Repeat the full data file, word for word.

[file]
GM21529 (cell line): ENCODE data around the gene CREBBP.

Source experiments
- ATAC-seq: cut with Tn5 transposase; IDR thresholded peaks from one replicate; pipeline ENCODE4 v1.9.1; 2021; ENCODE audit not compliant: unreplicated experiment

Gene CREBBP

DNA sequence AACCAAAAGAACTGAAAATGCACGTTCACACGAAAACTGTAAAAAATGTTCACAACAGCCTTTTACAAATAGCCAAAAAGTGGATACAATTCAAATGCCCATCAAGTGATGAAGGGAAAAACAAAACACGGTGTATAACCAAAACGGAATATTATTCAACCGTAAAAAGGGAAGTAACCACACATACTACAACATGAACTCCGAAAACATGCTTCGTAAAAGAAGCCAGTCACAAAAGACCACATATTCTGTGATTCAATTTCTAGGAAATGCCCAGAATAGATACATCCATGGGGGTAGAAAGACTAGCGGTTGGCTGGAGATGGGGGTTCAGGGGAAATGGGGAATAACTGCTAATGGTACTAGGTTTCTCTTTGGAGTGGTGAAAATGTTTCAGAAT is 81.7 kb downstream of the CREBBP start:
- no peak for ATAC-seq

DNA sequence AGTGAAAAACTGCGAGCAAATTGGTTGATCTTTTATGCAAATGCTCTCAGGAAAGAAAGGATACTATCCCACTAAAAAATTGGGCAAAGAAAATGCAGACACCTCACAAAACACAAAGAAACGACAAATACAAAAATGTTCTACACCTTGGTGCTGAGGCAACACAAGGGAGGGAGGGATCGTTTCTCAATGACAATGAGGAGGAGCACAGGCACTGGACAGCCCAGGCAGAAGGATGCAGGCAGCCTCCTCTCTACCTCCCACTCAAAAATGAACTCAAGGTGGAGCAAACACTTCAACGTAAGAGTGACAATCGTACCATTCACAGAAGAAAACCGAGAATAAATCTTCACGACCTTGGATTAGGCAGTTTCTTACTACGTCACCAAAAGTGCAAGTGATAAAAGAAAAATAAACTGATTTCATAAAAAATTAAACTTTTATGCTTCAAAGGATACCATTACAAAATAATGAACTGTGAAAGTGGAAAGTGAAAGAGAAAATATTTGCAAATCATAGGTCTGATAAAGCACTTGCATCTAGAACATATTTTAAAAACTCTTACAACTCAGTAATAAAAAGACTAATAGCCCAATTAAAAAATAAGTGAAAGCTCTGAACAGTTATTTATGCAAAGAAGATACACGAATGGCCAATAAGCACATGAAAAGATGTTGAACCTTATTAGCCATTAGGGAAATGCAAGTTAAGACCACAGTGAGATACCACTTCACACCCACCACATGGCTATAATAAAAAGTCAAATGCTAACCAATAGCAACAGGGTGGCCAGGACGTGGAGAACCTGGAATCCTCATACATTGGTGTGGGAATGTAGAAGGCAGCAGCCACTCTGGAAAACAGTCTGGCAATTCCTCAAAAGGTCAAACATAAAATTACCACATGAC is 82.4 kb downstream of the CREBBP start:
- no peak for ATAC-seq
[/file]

GM21529 (cell line): ENCODE data around the gene CREBBP.

Source experiments
- ATAC-seq: cut with Tn5 transposase; IDR thresholded peaks from one replicate; pipeline ENCODE4 v1.9.1; 2021; ENCODE audit not compliant: unreplicated experiment

Gene CREBBP

DNA sequence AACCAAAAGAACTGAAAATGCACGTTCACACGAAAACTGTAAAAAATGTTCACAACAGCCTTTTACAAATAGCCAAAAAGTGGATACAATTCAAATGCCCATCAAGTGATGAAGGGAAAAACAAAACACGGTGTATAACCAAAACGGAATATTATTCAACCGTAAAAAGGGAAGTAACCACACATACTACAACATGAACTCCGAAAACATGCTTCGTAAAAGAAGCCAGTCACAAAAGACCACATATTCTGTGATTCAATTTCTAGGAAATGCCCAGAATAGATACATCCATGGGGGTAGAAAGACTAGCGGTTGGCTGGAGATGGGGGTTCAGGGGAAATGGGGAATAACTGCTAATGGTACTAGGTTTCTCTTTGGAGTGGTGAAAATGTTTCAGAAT is 81.7 kb downstream of the CREBBP start:
- no peak for ATAC-seq

DNA sequence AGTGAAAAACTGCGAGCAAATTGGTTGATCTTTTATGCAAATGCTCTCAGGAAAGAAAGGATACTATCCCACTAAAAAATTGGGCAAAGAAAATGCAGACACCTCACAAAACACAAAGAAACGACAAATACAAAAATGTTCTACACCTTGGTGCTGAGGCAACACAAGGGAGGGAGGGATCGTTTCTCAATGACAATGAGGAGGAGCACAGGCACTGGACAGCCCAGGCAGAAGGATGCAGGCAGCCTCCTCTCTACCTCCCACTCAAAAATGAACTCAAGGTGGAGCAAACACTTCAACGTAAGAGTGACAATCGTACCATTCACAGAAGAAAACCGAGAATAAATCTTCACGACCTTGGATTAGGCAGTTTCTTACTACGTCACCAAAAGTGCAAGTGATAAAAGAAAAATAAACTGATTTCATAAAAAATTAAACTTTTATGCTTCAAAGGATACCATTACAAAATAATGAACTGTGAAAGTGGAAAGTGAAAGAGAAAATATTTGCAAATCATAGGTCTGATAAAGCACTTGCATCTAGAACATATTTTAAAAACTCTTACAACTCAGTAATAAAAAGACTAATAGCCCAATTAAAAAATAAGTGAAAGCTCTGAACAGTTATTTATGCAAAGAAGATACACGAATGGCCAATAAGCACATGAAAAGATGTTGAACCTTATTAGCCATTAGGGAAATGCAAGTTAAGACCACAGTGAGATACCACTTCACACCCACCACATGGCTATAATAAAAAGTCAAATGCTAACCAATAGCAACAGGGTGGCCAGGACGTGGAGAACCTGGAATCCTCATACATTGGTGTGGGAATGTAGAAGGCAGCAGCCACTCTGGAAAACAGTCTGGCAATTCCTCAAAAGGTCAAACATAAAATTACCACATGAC is 82.4 kb downstream of the CREBBP start:
- no peak for ATAC-seq